In the triple helix or antigene strategy, the oligonucleotide binds in the major groove of double-stranded DNA via Hoogsteen hydrogen bonding to form a triple helix [ 56 ]. There are four structural motifs for triplex formation that have been described based on the third-strand composition and its orientation relative to the purine-rich strand of the duplex.
The antiparallel orientation is favored by a greater number of steps, while a low number cancer genetic mutations steps favor the parallel cancer genetic mutations [ 18 ].
Once the best motif for binding a particular target sequence is established, problems with natural phosphodiester oligonucleotides limit the success of the antigene approach and the therapeutic applications of oligonucleotides in general. Oligonucleotides with the natural phosphodiester backbone are susceptible to endo and exonucleases.
The predominant activity that degrades oligonucleotides is 3'-exonuclease activity, but endonuclease activity has also been observed in some settings [ 1920 ]. Thus, for application as therapeutics in vivo TFOs must be able to resist both exonuclease and endonuclease activity in order to reach their target. A backbone modification that confers nuclease resistance but allows binding to double-stranded DNA with high affinity is required for the in vivo applications of TFOs.
Phosphorodiamidate morpholino oligomers are modified backbone oligonucleotides that have previously been investigated as antisense agents [ 2122 ]. Morpholino oligonucleotides have an uncharged backbone in which the deoxyribose sugar of DNA is replaced by a six-membered ring and the phosphodiester linkage is replaced by a phosphorodiamidate linkage [ 23 ] fig.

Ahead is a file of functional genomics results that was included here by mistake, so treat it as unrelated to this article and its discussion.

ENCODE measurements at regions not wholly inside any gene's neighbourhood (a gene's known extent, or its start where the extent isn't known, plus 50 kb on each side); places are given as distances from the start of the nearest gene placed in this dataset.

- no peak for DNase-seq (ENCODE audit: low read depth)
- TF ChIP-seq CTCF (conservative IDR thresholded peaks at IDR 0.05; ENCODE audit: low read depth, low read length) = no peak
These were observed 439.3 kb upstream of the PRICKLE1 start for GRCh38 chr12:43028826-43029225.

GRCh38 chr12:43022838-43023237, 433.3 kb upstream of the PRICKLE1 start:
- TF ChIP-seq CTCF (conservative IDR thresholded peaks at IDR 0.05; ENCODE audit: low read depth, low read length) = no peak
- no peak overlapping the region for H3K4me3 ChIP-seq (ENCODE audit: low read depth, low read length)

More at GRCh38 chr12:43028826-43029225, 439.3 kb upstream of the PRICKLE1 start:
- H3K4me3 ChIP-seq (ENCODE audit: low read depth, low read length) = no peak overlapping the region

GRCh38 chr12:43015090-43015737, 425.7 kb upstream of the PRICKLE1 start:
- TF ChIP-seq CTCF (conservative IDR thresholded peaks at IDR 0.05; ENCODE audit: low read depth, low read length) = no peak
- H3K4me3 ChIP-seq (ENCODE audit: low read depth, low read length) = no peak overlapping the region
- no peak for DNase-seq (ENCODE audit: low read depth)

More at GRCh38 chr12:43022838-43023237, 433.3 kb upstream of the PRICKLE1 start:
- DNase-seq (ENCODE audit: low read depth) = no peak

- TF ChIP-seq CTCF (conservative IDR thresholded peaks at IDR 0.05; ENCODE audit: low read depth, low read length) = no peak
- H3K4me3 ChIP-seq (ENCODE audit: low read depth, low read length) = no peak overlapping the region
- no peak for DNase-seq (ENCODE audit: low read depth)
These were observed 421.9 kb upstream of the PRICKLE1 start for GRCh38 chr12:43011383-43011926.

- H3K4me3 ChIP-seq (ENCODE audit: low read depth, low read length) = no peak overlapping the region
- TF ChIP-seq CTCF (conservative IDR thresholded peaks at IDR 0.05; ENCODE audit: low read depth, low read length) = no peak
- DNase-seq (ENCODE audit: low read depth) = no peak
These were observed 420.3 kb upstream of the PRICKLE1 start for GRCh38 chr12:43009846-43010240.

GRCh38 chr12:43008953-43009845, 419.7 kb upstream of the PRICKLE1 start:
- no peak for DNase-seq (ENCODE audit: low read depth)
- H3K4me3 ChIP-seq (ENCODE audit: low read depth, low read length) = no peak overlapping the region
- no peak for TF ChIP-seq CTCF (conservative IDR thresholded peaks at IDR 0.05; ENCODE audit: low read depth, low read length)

Morpholino oligonucleotides are resistant to enzymatic degradation [ 24 ] and appear to function as antisense agents by arresting translation or interfering with pre-mRNA splicing rather than by activating RNase H cancer genetic mutations 2526 ].
They have been successfully delivered to tissue culture cells by methods that physically disrupt the cell membrane, and one study cancer genetic mutations several of these methods found that scrape-loading was the most efficient method of delivery; however, because the morpholino backbone is uncharged, cationic lipids are not effective mediators of morpholino oligonucleotide uptake in cells [ 27 ].
A recent report demonstrated cancer genetic mutations formation by a morpholino oligonucleotide and, because of the non-ionic backbone, these studies showed that the morpholino oligonucleotide was capable of triplex formation in the absence of magnesium [ 28 ].
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Figure 3: Structural presentation of phosphodiester DNA and morpholino Cations have been shown to play an important role in triple helix formation. When phosphodiester oligonucleotides are used as TFOs, magnesium is generally required for triplex formation with purine and mixed motif TFOs; it also speeds the reaction and stabilizes the triplex formed with pyrimidine motif TFOs cancer genetic mutations 29 - 31 ].
Other divalent cations have been shown to function in the same capacity as magnesium cancer genetic mutations regard to triplex formation [ 32 ]. Magnesium occurs at a concentration of ~0. Potassium occurs in the cell at a concentration of ~ mM, and at 4 mM in the blood.
High concentrations of potassium can inhibit triplex formation with guanine-rich oligonucleotides designed as TFOs by favoring other secondary DNA structures, such as dimers and quadruplexes [ 1834 - 38 ].